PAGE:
DANGEROUS PROSTHESIS by Nicolás Vergara

The image of Stephen Hawking has always given me a strange feeling. I know he is a very accomplished physicist, but sometimes I wonder if his popularity is (at least a little) rooted in the fact of his paralysis, and how the media has contributed in emphasizing the idea of him as a Triumph of Reason, and in doing so, celebrating some odious ideas about modernity. Not many physicists have biographical movies while they are alive: in the image of Stephen Hawking, I think, there are a lot of our ideas about what it means to be successful as a self-made man.

One of the things that in my opinion contribute to the idea that societies have about people such as Stephen Hawking are nurtured by the field of physics itself. There are not too many sciences that could be easily associated with human and abstract feelings: medicine, for instance, is dramatic, and environmental science is aesthetic (or performative, as Gary Snyder calls it). Physics is romantic —the core of its thoughts are dedicated to the sky and its mysteries— and therefore, Platonic. Moreover, if you have a Ph.D. in physics you are smarter than a Ph.D. in literature, economy or philosophy (try to do your own quick hierarchy, and you will discover—as I did—that common sense loves pure mathematics). From another point of view: you can be a jerk, but if you have a Ph.D in physics you are still smart (a smart ass); if you are a jerk and you have your Ph.D. in literature, you are just a jerk.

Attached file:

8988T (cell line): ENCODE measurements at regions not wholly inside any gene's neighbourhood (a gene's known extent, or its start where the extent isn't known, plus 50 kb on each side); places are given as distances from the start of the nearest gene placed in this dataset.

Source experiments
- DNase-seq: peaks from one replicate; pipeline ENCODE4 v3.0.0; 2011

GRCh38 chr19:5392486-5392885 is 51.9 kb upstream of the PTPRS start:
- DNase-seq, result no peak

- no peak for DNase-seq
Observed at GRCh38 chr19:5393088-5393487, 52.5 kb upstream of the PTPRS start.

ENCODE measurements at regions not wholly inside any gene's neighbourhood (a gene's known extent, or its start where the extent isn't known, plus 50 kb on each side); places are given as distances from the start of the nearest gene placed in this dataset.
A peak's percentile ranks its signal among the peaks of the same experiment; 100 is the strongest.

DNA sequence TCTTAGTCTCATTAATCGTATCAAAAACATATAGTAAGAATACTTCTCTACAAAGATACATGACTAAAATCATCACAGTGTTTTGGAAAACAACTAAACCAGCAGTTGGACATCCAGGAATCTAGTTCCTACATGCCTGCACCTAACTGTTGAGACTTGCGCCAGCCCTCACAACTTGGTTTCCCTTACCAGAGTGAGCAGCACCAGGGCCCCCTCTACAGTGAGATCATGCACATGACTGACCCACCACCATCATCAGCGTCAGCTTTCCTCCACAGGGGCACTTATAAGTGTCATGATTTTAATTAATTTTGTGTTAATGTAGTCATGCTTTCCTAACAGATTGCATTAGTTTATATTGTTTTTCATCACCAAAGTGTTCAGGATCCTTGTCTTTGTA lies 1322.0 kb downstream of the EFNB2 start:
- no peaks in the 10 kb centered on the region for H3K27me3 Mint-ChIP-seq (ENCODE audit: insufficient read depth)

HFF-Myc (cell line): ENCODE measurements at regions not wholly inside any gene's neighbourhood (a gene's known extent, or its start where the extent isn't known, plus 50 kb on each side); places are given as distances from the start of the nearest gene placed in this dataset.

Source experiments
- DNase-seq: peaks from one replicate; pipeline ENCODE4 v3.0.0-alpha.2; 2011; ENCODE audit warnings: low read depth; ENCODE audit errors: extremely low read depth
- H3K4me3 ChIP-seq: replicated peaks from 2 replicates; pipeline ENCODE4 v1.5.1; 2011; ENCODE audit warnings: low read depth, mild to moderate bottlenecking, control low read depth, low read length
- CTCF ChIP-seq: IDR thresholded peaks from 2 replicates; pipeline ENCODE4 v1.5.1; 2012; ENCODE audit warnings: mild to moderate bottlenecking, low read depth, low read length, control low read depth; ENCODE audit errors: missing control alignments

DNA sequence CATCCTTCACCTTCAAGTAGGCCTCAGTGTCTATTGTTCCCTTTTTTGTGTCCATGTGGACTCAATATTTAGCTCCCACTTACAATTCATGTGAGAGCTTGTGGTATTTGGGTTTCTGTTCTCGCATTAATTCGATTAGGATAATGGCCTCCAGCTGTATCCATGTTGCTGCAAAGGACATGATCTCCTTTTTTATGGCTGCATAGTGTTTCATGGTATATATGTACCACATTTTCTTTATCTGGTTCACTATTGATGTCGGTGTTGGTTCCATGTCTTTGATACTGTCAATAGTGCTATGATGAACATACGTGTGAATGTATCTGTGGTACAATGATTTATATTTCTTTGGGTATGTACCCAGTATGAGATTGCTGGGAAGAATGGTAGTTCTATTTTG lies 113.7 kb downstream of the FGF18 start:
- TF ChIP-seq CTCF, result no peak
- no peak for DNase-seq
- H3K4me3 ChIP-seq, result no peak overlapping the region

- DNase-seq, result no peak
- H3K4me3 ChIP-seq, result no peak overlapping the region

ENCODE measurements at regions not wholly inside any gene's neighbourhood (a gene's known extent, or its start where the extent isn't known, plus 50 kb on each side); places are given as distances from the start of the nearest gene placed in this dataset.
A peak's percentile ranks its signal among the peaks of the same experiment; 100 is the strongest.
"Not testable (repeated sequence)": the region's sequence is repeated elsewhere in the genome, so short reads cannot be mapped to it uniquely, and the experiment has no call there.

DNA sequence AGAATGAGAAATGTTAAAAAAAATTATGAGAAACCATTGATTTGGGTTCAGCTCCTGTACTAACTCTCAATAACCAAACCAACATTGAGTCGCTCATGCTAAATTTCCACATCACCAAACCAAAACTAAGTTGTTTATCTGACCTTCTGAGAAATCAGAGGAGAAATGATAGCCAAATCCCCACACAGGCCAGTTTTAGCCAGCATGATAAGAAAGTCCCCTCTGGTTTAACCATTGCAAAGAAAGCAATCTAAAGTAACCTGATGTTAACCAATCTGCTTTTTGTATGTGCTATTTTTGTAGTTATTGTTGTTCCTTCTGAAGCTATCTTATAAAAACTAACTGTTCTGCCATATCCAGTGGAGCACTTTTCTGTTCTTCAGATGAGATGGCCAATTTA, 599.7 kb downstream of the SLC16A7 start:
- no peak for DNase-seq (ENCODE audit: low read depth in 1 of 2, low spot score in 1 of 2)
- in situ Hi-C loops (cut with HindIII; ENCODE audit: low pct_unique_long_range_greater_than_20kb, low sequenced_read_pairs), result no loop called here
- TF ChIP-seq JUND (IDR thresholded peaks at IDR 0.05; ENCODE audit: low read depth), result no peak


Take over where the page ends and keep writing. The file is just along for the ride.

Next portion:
I haven’t fought against gravity without breaking a bone, and it is not a surprise for me to keep reading Stephen Hawking, despite the ideas that I have about his image. Not so long ago, I read an article in which he explains his fears about Artificial Intelligence. In the article, he said that we will be replaced by machines in a wide spectrum of jobs (again). He also said that we are currently developing a kind of machine that will be at least ten times smarter than us (being pessimistic, some people predict 10,000 times smarter than us), and we don't know what the consequences of that will be. We cannot imagine what kind of intelligence that is, and we cannot even imagine how persuasive and independent that kind of machine could be if it wants to survive, making us change our minds about unplugging it (I baptize this scenario the “Scarlett Johansson Theory of AI”). In the book “Our Final Invention” (James Barrat), I found another theory which said that AI had been discovered a long time ago, that the machines went out to conquer space looking for resources, and that we already have a peaceful relation with them (I baptize this scenario “The IV International Posadas Theory of AI”).

What kind of prosthesis is AI? I don't know and I am very perplexed. If we are not capable of imagining what is something that is 10,000 times smarter than us, it could be anything (for instance, it could be a TTC Driver, an angel, the √-1, the First Minster, a double double; anything). Leaving apart my fear and perplexity, there is one thing that I really like about this prosthesis: its potential to start a debate about what is being smart, and people that defend animal rights have a long tradition of philosophers thinking about those matters and also about an Ethics towards the non-human species. In 1975, Peter Singer published his famous book about animal rights: Animal Liberation, A New Ethics for Our Treatment of Animals and initiated a big movement about animal rights. If Stephen Hawking is right, who is going to write Human Liberation? A goodwill machine? Was Marx a goodwill machine? Are the religions good will machines? Should some prostheses be prohibited or at least regulated?